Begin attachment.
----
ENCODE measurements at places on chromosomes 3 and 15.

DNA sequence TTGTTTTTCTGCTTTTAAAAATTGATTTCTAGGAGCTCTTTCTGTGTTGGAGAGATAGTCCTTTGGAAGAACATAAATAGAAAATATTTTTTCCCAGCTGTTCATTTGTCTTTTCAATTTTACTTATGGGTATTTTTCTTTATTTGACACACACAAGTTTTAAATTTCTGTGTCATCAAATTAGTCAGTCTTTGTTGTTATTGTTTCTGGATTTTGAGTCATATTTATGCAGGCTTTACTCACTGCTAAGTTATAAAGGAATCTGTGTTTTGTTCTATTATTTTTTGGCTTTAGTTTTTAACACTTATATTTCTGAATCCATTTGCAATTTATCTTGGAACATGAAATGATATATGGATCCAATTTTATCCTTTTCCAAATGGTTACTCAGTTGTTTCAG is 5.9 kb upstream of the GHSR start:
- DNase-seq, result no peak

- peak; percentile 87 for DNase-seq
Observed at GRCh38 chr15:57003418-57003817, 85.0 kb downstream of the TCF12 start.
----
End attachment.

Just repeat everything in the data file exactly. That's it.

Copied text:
ENCODE measurements at places on chromosomes 3 and 15.

DNA sequence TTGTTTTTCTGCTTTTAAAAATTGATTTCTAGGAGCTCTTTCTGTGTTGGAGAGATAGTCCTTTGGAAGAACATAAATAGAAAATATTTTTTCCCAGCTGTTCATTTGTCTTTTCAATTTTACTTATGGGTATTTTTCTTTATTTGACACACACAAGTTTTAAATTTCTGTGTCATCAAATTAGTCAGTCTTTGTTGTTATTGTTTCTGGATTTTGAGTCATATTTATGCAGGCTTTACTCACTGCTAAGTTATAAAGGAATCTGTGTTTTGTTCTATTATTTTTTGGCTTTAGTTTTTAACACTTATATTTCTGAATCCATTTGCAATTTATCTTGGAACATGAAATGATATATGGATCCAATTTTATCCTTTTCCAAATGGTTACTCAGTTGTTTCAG is 5.9 kb upstream of the GHSR start:
- DNase-seq, result no peak

- peak; percentile 87 for DNase-seq
Observed at GRCh38 chr15:57003418-57003817, 85.0 kb downstream of the TCF12 start.